Since November 2020, Mississippi has been another state that has legalized the use of cannabis for medical purposes. Understandably, the bill is very consistent with the one passed by other states, but like with most bills, there are certain differences that might confuse people. That is why, before applying for this program, make sure to read this guideline for detailed information.
Qualifying for the program
Like with most things regarding obtaining medical marijuana, in order to be eligible to apply and qualify for the program in Mississippi, you need to meet certain criteria. Simply put, the medical condition upon which they seek this type of treatment needs to be on the list of conditions where medical marijuana can actually be prescribed. Besides that, before they can buy and enjoy all the benefits of this type of treatment, they also need to possess a written certification from the healthcare practitioner. Once patients have all the necessary paperwork, they also need to apply for a registration card issued by the health department (MDOH).
Since the bill that passed referring to the legalization of marijuana being used for medical purposes in Mississippi is still relatively new (the bill passed in 2020), obtaining the card still troubles some people. Luckily, there are many ways to do so, and in most cases, the waiting period is pretty short. The good thing is that one can do everything in person or apply online for this medical marijuana card in Mississippi, which is, in most cases, the easiest and fastest way to get this card.
As you already know, it’s not like just any medical practitioner can write a prescription, as they need a special license to do so. Namely, they, too, have to meet certain criteria in order to get a permit for such actions, so before taking any actions, make sure to check whether the medical practitioner you go to can prescribe medical marijuana. As for who can get such a permit and certification, the good thing is that this is not reserved just for doctors. Namely, besides doctors, nurses, physicians, and optometrists can also sign a written certification for conditions, but only for those conditions within their scope of practice for medical marijuana.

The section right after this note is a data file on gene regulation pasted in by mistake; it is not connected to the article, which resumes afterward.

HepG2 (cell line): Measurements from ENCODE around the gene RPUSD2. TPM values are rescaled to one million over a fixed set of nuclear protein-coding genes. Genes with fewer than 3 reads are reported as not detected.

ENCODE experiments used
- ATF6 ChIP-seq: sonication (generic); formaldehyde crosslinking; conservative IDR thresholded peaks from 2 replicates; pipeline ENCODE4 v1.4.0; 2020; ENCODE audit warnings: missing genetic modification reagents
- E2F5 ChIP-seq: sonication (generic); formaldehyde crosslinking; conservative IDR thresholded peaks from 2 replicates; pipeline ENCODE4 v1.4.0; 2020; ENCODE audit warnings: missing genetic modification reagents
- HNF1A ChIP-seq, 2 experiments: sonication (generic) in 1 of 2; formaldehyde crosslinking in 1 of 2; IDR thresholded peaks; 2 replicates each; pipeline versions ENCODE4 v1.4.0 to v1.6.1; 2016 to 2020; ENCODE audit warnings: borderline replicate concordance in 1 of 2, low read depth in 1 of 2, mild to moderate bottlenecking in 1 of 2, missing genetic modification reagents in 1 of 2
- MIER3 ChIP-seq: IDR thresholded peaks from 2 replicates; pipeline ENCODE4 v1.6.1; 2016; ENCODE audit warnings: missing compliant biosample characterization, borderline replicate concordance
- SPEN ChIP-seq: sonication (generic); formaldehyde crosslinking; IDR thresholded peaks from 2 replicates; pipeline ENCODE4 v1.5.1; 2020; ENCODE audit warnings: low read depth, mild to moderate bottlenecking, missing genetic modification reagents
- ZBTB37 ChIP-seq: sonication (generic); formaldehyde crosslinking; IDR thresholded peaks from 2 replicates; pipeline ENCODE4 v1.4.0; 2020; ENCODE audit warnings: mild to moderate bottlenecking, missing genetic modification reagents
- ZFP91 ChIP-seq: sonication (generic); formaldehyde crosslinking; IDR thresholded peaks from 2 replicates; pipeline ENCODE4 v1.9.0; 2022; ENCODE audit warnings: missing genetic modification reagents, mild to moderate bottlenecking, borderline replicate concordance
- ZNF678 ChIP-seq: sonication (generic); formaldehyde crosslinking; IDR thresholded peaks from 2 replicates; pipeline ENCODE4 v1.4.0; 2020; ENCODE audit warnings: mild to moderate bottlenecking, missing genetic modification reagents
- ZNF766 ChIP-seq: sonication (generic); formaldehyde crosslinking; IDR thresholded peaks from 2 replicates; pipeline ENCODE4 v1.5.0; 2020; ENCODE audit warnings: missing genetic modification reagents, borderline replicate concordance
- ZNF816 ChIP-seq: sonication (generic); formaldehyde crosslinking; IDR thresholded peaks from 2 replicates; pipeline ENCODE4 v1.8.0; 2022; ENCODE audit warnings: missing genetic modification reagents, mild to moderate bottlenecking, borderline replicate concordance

Medical practitioners can only prescribe medical cannabis in cases when they believe the patient will benefit from such treatment after a thorough assessment of the patient. This means that if you go to a physician, they can prescribe this treatment only for conditions they have expertise with, which is pretty understandable.
Treatment doesn’t last forever
In most cases, this prescription comes with an ‘expiration date,’ meaning that certified medical practitioners who have issued you a certificate for medical use of cannabis will usually schedule a follow-up exam within several months to check and evaluate the effectiveness of the treatment.